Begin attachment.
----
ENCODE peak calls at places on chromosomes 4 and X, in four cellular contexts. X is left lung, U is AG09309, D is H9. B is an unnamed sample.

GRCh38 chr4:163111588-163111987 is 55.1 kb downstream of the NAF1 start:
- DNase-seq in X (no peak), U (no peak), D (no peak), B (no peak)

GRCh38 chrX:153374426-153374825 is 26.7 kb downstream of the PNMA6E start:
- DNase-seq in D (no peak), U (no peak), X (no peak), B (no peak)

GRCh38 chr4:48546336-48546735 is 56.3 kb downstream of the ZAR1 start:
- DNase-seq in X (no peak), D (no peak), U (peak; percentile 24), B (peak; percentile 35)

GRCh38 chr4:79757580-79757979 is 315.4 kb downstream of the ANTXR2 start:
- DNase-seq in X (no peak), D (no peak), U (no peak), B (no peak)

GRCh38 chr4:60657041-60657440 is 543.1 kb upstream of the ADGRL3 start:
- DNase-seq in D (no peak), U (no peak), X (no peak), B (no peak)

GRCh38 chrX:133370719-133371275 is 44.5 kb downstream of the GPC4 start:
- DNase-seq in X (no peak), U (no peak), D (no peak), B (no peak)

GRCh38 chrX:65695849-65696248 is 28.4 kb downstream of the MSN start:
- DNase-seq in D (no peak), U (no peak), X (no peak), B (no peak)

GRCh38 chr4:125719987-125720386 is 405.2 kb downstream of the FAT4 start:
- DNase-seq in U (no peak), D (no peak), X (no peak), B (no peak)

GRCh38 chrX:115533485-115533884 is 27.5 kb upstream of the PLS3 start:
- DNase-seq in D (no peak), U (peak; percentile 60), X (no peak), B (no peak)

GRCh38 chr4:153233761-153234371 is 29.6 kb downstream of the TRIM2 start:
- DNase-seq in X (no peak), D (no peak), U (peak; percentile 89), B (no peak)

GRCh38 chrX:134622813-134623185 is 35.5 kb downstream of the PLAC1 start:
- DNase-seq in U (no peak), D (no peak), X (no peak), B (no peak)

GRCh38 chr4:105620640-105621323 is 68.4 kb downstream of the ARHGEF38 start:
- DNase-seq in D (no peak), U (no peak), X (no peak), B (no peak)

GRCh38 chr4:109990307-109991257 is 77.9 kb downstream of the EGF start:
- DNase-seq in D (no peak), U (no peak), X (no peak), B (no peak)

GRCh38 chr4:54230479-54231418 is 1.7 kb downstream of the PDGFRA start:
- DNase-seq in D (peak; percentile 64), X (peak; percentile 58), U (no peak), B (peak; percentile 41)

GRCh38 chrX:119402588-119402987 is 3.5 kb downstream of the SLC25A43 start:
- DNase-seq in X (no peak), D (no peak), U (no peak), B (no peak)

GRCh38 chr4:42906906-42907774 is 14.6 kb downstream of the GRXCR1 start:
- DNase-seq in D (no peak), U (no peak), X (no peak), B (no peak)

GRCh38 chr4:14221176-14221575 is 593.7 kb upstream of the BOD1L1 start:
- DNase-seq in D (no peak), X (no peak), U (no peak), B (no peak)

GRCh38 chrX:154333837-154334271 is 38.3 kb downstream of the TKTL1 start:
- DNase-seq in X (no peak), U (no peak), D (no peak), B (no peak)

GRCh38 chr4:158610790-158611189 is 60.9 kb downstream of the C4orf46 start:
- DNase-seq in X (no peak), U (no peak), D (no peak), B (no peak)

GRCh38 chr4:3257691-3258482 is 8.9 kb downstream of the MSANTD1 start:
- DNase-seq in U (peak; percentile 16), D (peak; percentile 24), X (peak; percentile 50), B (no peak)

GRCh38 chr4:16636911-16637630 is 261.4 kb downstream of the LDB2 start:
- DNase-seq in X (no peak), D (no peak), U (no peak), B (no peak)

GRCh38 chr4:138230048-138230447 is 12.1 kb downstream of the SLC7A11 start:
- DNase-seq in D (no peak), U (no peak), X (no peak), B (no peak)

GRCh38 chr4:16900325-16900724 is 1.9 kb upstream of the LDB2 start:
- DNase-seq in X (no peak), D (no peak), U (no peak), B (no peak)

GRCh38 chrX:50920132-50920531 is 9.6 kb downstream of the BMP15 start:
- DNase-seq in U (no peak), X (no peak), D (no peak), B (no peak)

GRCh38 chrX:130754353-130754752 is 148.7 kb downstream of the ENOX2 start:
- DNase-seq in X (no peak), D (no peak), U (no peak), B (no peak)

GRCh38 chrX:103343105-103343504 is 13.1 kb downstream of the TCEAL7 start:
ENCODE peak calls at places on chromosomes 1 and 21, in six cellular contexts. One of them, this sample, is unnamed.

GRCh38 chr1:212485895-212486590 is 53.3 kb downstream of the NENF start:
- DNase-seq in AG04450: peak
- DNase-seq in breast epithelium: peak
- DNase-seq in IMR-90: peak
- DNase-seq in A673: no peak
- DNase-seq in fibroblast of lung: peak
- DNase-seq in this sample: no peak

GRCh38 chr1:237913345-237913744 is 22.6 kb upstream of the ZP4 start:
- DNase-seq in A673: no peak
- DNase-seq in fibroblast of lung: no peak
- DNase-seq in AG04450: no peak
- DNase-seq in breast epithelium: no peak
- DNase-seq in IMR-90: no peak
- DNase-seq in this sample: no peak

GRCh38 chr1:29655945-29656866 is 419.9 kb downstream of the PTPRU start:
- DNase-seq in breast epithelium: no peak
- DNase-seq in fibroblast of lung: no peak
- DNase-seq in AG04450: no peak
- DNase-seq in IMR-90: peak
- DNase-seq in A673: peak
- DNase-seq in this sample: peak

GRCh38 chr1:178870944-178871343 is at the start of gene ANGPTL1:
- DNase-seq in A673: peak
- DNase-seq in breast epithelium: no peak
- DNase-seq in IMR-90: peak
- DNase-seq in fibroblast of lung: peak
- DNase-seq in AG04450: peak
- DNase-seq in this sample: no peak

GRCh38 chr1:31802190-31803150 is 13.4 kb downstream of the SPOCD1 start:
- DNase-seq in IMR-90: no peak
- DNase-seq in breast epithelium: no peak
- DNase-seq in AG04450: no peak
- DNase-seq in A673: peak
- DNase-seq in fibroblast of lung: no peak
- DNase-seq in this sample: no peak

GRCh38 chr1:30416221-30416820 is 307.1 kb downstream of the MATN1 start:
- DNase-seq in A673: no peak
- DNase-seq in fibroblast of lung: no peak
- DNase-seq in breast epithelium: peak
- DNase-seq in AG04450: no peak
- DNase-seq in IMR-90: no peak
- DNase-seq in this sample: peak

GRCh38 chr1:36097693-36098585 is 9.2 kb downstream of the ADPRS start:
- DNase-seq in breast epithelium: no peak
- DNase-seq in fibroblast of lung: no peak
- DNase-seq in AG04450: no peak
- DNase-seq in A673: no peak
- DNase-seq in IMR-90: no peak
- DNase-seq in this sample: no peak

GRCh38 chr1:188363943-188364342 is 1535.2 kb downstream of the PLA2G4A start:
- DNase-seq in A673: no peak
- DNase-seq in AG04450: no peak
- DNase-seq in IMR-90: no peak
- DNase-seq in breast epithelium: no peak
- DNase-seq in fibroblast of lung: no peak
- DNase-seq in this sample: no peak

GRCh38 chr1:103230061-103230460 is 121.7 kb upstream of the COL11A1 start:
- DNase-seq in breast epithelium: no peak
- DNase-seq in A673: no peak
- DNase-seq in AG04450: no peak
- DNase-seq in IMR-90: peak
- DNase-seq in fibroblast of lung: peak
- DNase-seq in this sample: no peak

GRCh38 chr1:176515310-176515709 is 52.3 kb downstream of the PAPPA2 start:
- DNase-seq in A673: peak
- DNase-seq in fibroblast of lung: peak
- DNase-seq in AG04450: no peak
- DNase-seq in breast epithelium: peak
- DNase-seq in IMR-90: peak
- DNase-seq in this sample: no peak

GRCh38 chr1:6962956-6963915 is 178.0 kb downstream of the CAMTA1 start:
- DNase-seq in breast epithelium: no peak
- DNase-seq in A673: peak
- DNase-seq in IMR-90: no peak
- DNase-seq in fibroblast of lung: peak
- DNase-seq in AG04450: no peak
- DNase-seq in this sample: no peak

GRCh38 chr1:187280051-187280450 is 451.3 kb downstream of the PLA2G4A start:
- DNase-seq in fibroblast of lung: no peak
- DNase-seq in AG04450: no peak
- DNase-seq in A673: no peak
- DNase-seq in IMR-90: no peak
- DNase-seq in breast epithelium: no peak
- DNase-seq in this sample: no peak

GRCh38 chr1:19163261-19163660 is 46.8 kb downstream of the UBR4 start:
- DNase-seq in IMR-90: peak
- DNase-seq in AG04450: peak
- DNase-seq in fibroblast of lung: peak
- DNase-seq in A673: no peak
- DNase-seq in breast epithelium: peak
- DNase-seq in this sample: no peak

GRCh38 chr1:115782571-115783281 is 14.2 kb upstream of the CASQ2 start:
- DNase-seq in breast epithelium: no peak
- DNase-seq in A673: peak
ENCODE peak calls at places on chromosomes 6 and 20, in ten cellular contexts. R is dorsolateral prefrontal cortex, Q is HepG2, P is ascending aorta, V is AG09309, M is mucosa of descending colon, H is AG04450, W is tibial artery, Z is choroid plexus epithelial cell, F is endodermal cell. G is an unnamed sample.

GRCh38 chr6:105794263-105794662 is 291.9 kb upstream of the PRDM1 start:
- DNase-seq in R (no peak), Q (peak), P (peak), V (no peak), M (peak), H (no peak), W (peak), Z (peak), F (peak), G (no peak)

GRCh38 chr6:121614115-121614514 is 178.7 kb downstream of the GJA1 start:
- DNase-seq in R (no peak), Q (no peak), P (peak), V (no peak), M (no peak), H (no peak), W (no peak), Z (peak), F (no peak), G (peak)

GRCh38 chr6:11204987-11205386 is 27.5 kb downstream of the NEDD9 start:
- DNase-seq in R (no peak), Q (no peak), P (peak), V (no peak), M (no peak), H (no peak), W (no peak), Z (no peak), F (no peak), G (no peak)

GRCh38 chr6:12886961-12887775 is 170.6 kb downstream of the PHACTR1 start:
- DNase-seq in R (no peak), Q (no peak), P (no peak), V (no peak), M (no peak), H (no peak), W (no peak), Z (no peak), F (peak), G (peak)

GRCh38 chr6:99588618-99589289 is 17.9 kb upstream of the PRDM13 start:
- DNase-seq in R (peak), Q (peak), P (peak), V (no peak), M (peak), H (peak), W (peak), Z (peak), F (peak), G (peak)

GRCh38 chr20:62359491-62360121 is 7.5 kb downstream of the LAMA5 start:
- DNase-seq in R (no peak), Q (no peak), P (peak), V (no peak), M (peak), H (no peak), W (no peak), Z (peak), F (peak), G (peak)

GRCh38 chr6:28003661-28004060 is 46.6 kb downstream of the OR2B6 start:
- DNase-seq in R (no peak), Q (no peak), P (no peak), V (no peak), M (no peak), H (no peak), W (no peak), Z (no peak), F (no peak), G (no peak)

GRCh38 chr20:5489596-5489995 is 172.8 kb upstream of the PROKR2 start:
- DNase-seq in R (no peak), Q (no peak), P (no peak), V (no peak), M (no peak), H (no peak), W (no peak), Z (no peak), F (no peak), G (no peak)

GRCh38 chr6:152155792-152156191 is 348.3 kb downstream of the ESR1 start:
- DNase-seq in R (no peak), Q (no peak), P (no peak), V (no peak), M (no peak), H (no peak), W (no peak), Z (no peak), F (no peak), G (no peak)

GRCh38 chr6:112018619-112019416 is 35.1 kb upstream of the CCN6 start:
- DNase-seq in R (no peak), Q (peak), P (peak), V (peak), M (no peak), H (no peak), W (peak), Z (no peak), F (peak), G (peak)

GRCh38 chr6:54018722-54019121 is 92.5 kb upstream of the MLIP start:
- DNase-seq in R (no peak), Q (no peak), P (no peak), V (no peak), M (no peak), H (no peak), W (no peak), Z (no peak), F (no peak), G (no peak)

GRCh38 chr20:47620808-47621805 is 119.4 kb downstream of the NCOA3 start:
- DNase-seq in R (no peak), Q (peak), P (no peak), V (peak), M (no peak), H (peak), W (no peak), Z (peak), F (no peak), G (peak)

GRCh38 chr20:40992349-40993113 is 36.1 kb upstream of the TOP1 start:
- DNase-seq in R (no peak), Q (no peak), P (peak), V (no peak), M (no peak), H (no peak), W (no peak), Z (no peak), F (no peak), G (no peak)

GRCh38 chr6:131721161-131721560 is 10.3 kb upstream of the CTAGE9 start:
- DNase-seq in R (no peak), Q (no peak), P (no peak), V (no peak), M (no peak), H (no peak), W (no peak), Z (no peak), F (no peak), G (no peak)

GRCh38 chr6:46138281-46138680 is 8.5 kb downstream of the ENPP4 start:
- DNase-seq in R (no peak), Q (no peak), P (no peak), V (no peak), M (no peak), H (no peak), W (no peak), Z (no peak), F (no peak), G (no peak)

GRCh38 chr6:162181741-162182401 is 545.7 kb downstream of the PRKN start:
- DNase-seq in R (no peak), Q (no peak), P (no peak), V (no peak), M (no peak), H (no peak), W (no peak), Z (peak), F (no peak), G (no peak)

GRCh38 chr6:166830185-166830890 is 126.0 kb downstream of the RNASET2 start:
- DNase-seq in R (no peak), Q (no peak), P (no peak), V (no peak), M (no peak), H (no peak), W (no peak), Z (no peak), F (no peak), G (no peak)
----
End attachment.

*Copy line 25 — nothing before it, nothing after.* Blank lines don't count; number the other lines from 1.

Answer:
- DNase-seq in D (no peak), U (no peak), X (no peak), B (no peak)